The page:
Tumors with More Mutations Respond Better to Immunotherapy, Study Suggests

Tumors with More Mutations Respond Better to Immunotherapy, Study Suggests

A new study suggests that tumors with more mutations respond better to immunotherapy. But determining what constitutes a “high” number of mutations in a given tumor type, and implementing information as a prognostic marker in clinics, will be challenging.

The study, “Tumor mutational load predicts survival after immunotherapy across multiple cancer types,” was published in Nature Genetics.

Immune checkpoint inhibitor therapy works by helping the body’s immune system identify and destroy tumor cells. While some patients respond exceptionally well to this therapy, it can have serious side effects, including damage to the kidney and lungs. That is why determining which patients will respond to this immunotherapy has become a major challenge for clinicians and researchers.

In the study, mutational data from 1,662 patients with advanced cancer who were treated with checkpoint inhibitor therapy were analyzed, along with additional data from more than 5,000 patients who weren’t treated with this therapy, but for whom mutation data was available.

Most patients had cancer for which immune checkpoint therapy is already approved, including 350 non-small cell lung cancers, 321 melanomas, 151 renal cell carcinomas, 214 bladder cancers, and 138 head and neck squamous cell carcinomas.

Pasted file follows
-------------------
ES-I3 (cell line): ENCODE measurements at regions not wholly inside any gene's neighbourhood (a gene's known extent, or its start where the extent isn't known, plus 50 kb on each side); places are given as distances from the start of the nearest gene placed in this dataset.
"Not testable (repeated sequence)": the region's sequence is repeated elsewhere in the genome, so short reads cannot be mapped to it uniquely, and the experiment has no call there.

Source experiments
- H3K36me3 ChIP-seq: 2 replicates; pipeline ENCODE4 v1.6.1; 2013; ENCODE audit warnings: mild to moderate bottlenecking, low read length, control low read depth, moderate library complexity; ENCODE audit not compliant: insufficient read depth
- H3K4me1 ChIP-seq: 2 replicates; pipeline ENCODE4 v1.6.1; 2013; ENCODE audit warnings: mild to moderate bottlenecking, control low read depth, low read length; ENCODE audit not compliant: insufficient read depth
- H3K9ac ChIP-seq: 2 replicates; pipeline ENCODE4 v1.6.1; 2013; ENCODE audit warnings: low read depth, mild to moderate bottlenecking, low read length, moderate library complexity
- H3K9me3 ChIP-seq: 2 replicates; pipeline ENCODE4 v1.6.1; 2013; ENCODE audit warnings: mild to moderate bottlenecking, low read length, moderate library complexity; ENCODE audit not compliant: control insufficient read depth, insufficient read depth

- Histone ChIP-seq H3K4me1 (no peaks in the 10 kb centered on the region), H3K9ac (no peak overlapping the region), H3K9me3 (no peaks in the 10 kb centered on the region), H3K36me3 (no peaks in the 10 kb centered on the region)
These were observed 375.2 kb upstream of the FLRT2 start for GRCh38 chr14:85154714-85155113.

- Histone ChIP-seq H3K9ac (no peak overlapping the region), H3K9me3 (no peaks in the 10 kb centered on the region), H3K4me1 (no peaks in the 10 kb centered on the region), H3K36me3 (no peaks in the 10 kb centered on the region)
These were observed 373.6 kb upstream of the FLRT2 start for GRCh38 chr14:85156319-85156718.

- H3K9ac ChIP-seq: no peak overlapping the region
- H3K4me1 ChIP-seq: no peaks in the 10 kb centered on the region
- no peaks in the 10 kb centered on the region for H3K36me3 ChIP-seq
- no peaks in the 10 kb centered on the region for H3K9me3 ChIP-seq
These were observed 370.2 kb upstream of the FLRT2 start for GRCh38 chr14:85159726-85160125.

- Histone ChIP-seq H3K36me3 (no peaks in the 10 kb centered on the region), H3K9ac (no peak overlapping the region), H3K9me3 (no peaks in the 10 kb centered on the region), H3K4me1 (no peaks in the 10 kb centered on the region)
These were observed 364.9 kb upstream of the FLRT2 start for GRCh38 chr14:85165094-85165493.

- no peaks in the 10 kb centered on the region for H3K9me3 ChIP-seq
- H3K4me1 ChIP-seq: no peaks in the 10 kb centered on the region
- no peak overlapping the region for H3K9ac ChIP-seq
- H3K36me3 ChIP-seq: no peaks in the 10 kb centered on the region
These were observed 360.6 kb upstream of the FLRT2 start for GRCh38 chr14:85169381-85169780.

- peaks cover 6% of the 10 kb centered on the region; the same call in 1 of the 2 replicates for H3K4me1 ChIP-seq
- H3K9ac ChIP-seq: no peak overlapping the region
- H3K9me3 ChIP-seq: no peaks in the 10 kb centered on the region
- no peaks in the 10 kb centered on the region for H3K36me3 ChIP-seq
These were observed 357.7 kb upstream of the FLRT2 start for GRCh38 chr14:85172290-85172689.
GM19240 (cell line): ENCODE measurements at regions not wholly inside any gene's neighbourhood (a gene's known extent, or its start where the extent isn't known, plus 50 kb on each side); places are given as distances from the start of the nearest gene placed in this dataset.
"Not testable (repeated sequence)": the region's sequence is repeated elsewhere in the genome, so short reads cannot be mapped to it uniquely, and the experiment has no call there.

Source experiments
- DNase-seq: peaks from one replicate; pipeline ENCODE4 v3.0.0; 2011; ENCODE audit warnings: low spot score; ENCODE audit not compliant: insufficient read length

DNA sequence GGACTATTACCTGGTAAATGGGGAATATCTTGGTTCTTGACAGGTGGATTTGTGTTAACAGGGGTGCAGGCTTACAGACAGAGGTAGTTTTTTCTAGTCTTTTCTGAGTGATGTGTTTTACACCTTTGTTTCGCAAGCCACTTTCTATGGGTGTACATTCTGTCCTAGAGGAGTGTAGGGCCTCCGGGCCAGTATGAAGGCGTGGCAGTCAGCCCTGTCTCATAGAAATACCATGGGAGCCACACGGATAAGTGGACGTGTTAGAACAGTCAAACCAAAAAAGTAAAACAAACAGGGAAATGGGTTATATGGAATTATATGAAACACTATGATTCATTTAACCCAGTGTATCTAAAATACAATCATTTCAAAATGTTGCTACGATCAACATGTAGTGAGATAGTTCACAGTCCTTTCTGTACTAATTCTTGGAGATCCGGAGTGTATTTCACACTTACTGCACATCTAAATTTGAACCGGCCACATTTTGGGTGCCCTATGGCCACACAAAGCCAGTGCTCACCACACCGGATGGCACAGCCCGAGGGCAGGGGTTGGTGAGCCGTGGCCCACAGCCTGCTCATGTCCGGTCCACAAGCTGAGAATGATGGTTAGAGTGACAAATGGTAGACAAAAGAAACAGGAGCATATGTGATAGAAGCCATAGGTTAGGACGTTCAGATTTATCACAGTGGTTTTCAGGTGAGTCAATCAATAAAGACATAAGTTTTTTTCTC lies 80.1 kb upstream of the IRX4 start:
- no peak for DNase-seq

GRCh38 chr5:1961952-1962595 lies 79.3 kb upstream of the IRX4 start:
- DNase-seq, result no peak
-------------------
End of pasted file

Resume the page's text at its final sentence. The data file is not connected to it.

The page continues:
Immune checkpoint inhibitors included Tecentriq (atezolizumab), Bavencio (avelumab), Imfinzi (durvalumab), Yervoy (ipilimumab), Opdivo (nivolumab), Keytruda (pembrolizumab) or tremelimumab, either alone or in combination.

Among patients who received checkpoint inhibitor therapy, those with the highest number of mutations — termed tumor mutational burden (TMB) — had better average overall survival than those with lower numbers of mutations. However, this survival advantage was not seen in patients with high TMB who received other treatments, indicating that tumors with more mutations respond better to immunotherapy. This finding is similar to the findings of other recent studies.

“Our data overall suggest that TMB is associated with increasing overall survival in a dose-dependent fashion,” the researchers wrote in their paper.

In many ways, this is intuitive. The immune system is designed to identify and destroy cells that are behaving abnormally, like cancer cells. When tumors grow, they often find ways to escape detection by the immune system. Tumor cells with more mutations might be easier for the immune system to differentiate from normal cells, making them more likely to be destroyed, particularly when immunotherapies enhance the anti-cancer immune response.

However, this distinction was far from clear-cut in the study. In particular, the line between “high” and “low” TMB varied drastically between different cancer types. This means that clinicians likely will need to determine an arbitrary cutoff for different tumor types.

Determining TMB in a clinical setting also will be a challenge. Different technologies can sequence the whole tumor genome or only part of it, and different analysis methods can yield conflicting results.

Much more research will be required to pinpoint which cancer patients will respond best to which therapies, including immunotherapies.